The Field

Last Update: 27 Feb 2003
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The place and time: Ireland, 1939. Memories of the great potato famine (1845-49) still persist, as do the country's feudal farming practices. Richard Harris is Bull McCabe, a patriarchal tenant farmer with a ferocious temper and an obsession with the field he has rented for most of his life from a wealthy widow (Frances Tomelty). After years of backbreaking toil, McCabe has transformed the field from three acres of rocky wasteland into a lush green pasture. But when the widow decides to put the property up for auction without considering his work, an outraged McCabe is determined to buy it at all costs.

Unfortunately, there is another interested party, an American (Tom Berenger) whose plans for the field include paving it over to provide access to the limestone-rich hills beyond.

Further complicating Bull's troubles are his slow-witted son Tadgh (Sean Bean), who to his father's dismay shows no inclination towards making anything of a life for himself; and McCabe's wife Maggie (Brenda Fricker), to whom Bull has not spoken a single word since the suicide death of their other son twenty years earlier.

When Tadgh falls in love with a rough gypsy girl (Jenny Conroy), Bull is outraged, since the girl and her culture represent everything that is abhorrent to him. The gypsies are a displaced people who don't care about the land - and to Bull, the land - and his field - means stability, ownership and family tradition.

Bull's constant companion, the simple minded Bird O'Donnell (John Hurt) tries to warn him of the consequences of his obsession with both the field and his quest to make a man out of Tadgh, but his advice goes unheeded, with ultimately tragic consequences.

Based on the play by John B. Keane, The Field was writer-director Jim Sheridan's follow-up to My Left Foot, and focuses, as did the story of Christy Brown, on the strength of human will in the face of overwhelming adversity. Ray McAnally, who played the father in My Left Foot, was being considered for the role of Bull McCabe at the time of his death in 1989. Richard Harris's performance won him an Oscar nomination, his first since 1963's This Sporting Life.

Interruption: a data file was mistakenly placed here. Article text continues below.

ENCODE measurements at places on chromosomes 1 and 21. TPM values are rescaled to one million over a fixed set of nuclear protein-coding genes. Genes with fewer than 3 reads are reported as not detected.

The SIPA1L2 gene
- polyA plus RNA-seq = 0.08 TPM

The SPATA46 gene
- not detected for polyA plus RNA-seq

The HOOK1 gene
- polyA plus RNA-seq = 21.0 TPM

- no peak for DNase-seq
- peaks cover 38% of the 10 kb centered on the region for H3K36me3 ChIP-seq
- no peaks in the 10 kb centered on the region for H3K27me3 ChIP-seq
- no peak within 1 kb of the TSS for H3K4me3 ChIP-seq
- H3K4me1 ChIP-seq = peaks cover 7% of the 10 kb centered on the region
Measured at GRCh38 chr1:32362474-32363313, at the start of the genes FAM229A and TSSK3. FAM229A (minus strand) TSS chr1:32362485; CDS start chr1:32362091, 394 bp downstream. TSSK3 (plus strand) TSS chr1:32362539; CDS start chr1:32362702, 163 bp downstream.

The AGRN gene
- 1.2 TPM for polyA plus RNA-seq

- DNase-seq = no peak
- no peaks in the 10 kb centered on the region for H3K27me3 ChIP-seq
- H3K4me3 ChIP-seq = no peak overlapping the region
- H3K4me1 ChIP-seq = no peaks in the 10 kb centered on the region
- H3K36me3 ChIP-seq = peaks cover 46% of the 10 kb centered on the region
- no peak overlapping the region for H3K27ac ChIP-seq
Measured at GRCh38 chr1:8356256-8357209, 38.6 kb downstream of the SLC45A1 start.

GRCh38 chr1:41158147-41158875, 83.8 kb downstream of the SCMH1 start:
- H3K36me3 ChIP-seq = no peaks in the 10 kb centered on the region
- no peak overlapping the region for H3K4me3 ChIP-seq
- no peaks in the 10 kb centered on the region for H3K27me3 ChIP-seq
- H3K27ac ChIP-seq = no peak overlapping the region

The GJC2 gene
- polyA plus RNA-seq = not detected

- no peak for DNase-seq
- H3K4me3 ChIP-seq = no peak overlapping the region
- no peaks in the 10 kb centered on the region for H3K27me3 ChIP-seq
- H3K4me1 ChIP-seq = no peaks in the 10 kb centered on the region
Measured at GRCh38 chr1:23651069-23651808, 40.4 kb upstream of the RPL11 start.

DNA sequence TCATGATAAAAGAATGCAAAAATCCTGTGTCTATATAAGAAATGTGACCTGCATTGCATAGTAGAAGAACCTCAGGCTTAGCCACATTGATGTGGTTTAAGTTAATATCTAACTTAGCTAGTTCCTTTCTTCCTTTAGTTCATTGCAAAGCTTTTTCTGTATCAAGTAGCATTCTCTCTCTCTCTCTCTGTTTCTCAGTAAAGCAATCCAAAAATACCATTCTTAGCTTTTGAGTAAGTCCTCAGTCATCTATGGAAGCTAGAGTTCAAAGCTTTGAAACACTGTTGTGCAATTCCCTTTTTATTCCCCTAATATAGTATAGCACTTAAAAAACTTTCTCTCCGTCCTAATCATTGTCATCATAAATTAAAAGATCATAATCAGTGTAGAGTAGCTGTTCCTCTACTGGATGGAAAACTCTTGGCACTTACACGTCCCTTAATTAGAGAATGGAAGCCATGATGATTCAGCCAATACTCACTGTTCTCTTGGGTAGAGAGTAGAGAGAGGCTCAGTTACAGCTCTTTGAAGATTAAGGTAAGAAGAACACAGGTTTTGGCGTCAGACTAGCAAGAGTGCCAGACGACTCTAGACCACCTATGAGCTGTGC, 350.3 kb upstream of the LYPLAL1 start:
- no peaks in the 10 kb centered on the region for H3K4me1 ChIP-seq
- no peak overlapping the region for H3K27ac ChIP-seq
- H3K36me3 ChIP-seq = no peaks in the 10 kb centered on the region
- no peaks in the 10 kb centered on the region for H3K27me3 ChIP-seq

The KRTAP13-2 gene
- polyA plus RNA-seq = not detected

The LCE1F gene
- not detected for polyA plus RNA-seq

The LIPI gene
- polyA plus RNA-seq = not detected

The Field opened in Dublin on 21 Sept 1990 and debuted in North America in March 1991.

Thanks to Tanya for the scan

Location Notes:

With a budget of £5 million, filming on The Field began on 02 October 1989 and lasted for eight weeks.

The Field was shot almost entirely in the Connemara village of Leenane, overshadowed by the wet and misty mountains of Connemara and Mayo.

The pub scenes in the film were shot in Gaynor's, one of three bars which serve this tiny one-street village.

Bull's House was a spartan stone cottage, subsequently inhabited by sheep, just beyond the village on the road to Clifden.

The Field itself was a little patch of bright green, enclosed by a dry stone dyke, beneath the dark Partry mountains. It was located about six miles outside Leenane on the right-hand side of the road to Westport, beside a little bridge.

The scene of the climactic fight between Bull and his son, and the American, was shot a few miles from Leenane at Aasleagh Falls, on the Erriff river.

Additional footage was created in Dublin's Ardmore Studios.

(From On Location - The Film Fan's Guide to Britain & Ireland by Brian Pendreigh)




Richard Harris
John Hurt
Tom Berenger
Sean Bean
Frances Tomelty
Brenda Fricker
Jenny Conroy
Sean McGinley
John Cowley

Bull McCabe
Bird O'Donnell
The American
Tadgh McCabe
Tinker Girl
Father Doran




Production Design
Art Direction
MPAA Rating
Running time
Release Date

Noel Pearson for Granada Film
Released by Avenue Pictures, 1990

Jim Sheridan
Jim Sheridan
Based on the play by John B. Keane

Jack Conroy
J. Patrick Duffner
Frank Conway
Frank Hallinan Flood
107 minutes (1990)
21 Sep 1990 (Dublin)
March 1991 (US)

Click here for a larger version of this Irish 32-penny stamp released October 17, 1996 to honor the 100th anniversary of the first film screening in Ireland.

 Click here for The Field's Press Archives.


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